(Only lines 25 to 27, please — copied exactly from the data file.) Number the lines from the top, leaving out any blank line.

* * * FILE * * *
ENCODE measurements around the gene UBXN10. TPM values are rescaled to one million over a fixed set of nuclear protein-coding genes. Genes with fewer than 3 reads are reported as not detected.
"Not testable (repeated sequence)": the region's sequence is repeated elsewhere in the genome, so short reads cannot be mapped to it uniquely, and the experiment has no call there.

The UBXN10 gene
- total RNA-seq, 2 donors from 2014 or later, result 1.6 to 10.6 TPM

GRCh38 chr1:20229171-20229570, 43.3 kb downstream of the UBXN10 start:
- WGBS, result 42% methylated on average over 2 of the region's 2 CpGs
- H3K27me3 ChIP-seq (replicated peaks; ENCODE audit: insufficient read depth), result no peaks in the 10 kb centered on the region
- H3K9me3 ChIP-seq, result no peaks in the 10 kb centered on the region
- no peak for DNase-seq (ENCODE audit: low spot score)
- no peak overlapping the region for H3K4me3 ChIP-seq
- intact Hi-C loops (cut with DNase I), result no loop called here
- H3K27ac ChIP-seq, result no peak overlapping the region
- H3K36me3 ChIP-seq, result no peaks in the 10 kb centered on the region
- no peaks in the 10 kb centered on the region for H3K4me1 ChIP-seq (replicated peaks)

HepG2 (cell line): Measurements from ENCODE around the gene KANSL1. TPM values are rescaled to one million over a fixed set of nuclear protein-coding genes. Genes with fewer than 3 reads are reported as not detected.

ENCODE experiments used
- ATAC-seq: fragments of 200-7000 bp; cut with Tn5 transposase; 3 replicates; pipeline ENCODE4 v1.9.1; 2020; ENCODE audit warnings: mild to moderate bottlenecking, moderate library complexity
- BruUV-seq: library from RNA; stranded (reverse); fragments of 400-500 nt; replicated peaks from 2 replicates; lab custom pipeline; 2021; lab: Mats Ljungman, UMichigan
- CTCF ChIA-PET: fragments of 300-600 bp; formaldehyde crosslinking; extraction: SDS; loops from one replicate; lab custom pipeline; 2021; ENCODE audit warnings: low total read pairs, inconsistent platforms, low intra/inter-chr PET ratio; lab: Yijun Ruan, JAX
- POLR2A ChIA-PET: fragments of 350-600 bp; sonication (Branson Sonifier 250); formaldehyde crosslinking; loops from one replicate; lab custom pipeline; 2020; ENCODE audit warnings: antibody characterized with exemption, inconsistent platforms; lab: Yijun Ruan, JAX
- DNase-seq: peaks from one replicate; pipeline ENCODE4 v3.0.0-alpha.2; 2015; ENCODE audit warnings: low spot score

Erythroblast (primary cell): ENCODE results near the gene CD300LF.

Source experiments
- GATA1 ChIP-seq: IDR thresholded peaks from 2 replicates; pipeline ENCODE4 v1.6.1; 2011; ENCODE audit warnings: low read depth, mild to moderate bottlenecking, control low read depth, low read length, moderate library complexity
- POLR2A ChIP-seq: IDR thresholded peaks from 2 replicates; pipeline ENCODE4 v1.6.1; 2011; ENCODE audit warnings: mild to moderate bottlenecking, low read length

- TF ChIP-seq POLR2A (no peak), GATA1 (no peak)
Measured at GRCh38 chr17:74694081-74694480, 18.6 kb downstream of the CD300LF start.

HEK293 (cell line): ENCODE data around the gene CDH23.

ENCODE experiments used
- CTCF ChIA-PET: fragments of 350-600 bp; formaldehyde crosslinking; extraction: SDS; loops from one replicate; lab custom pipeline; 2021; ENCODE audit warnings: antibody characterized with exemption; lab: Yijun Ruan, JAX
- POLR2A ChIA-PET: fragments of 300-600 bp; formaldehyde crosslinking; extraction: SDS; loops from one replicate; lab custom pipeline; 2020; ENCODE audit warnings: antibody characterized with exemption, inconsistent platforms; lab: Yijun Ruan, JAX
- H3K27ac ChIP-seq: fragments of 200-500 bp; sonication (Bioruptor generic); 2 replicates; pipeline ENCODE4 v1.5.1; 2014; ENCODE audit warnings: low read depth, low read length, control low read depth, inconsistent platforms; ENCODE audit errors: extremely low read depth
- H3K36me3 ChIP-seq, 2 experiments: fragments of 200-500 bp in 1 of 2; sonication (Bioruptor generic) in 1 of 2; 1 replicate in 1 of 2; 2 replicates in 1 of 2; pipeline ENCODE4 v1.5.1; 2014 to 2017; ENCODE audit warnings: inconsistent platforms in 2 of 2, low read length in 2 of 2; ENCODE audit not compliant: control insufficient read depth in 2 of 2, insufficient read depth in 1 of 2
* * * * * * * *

- POLR2A ChIP-seq: IDR thresholded peaks from 2 replicates; pipeline ENCODE4 v1.6.1; 2011; ENCODE audit warnings: mild to moderate bottlenecking, low read length

- TF ChIP-seq POLR2A (no peak), GATA1 (no peak)
Measured at GRCh38 chr17:74694081-74694480, 18.6 kb downstream of the CD300LF start.